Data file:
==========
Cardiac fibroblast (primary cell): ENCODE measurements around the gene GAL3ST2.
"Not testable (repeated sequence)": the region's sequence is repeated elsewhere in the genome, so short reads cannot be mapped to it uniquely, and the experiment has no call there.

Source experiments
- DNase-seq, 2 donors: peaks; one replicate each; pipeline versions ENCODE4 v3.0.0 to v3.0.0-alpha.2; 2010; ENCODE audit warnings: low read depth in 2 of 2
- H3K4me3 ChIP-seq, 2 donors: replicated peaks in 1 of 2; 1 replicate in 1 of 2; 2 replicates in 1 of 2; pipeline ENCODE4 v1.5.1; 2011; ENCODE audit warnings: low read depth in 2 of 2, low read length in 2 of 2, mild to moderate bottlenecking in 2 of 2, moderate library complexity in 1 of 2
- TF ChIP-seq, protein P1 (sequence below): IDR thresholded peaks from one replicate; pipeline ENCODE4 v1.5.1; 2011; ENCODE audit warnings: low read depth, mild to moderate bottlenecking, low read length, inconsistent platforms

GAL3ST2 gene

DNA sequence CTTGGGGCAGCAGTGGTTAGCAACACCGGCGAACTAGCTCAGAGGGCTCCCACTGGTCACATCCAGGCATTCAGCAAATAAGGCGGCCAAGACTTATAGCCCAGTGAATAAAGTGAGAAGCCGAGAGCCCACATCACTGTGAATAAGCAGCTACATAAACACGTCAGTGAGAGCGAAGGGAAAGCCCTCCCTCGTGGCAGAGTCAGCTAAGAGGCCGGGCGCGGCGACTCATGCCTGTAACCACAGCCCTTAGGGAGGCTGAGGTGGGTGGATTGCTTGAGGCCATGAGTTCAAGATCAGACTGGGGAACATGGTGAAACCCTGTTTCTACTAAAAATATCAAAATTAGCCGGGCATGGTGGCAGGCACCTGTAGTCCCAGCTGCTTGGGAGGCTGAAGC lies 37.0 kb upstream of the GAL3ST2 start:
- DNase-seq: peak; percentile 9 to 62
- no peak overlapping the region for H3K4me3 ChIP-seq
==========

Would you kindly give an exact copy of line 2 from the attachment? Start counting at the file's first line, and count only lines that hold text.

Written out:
"Not testable (repeated sequence)": the region's sequence is repeated elsewhere in the genome, so short reads cannot be mapped to it uniquely, and the experiment has no call there.